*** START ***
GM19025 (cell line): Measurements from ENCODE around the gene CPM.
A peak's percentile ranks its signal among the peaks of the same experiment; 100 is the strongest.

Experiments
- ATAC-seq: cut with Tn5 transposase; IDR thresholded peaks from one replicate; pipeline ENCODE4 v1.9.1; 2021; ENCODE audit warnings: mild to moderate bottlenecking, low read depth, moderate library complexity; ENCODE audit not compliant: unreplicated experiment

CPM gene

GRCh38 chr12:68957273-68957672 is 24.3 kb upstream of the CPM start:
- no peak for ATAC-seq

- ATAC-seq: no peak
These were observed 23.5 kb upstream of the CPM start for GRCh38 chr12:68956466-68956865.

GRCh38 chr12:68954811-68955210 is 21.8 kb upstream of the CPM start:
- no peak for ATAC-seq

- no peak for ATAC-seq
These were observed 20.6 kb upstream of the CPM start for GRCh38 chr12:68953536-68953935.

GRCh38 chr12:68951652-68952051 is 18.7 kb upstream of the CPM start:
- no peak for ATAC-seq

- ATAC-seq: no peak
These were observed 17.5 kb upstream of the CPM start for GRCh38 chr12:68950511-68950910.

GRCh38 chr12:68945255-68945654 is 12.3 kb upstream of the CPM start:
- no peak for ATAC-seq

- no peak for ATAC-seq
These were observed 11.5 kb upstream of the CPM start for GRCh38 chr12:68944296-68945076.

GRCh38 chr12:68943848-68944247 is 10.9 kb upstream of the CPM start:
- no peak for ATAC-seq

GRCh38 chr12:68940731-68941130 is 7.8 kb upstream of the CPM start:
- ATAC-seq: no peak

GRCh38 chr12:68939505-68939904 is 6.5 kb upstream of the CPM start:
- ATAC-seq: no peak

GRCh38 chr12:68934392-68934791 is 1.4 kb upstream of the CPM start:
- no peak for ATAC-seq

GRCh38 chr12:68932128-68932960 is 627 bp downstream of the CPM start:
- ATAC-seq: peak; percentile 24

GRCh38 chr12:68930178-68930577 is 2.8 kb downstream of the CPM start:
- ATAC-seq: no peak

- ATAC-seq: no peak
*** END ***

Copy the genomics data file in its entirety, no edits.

GM19025 (cell line): Measurements from ENCODE around the gene CPM.
A peak's percentile ranks its signal among the peaks of the same experiment; 100 is the strongest.

Experiments
- ATAC-seq: cut with Tn5 transposase; IDR thresholded peaks from one replicate; pipeline ENCODE4 v1.9.1; 2021; ENCODE audit warnings: mild to moderate bottlenecking, low read depth, moderate library complexity; ENCODE audit not compliant: unreplicated experiment

CPM gene

GRCh38 chr12:68957273-68957672 is 24.3 kb upstream of the CPM start:
- no peak for ATAC-seq

- ATAC-seq: no peak
These were observed 23.5 kb upstream of the CPM start for GRCh38 chr12:68956466-68956865.

GRCh38 chr12:68954811-68955210 is 21.8 kb upstream of the CPM start:
- no peak for ATAC-seq

- no peak for ATAC-seq
These were observed 20.6 kb upstream of the CPM start for GRCh38 chr12:68953536-68953935.

GRCh38 chr12:68951652-68952051 is 18.7 kb upstream of the CPM start:
- no peak for ATAC-seq

- ATAC-seq: no peak
These were observed 17.5 kb upstream of the CPM start for GRCh38 chr12:68950511-68950910.

GRCh38 chr12:68945255-68945654 is 12.3 kb upstream of the CPM start:
- no peak for ATAC-seq

- no peak for ATAC-seq
These were observed 11.5 kb upstream of the CPM start for GRCh38 chr12:68944296-68945076.

GRCh38 chr12:68943848-68944247 is 10.9 kb upstream of the CPM start:
- no peak for ATAC-seq

GRCh38 chr12:68940731-68941130 is 7.8 kb upstream of the CPM start:
- ATAC-seq: no peak

GRCh38 chr12:68939505-68939904 is 6.5 kb upstream of the CPM start:
- ATAC-seq: no peak

GRCh38 chr12:68934392-68934791 is 1.4 kb upstream of the CPM start:
- no peak for ATAC-seq

GRCh38 chr12:68932128-68932960 is 627 bp downstream of the CPM start:
- ATAC-seq: peak; percentile 24

GRCh38 chr12:68930178-68930577 is 2.8 kb downstream of the CPM start:
- ATAC-seq: no peak

- ATAC-seq: no peak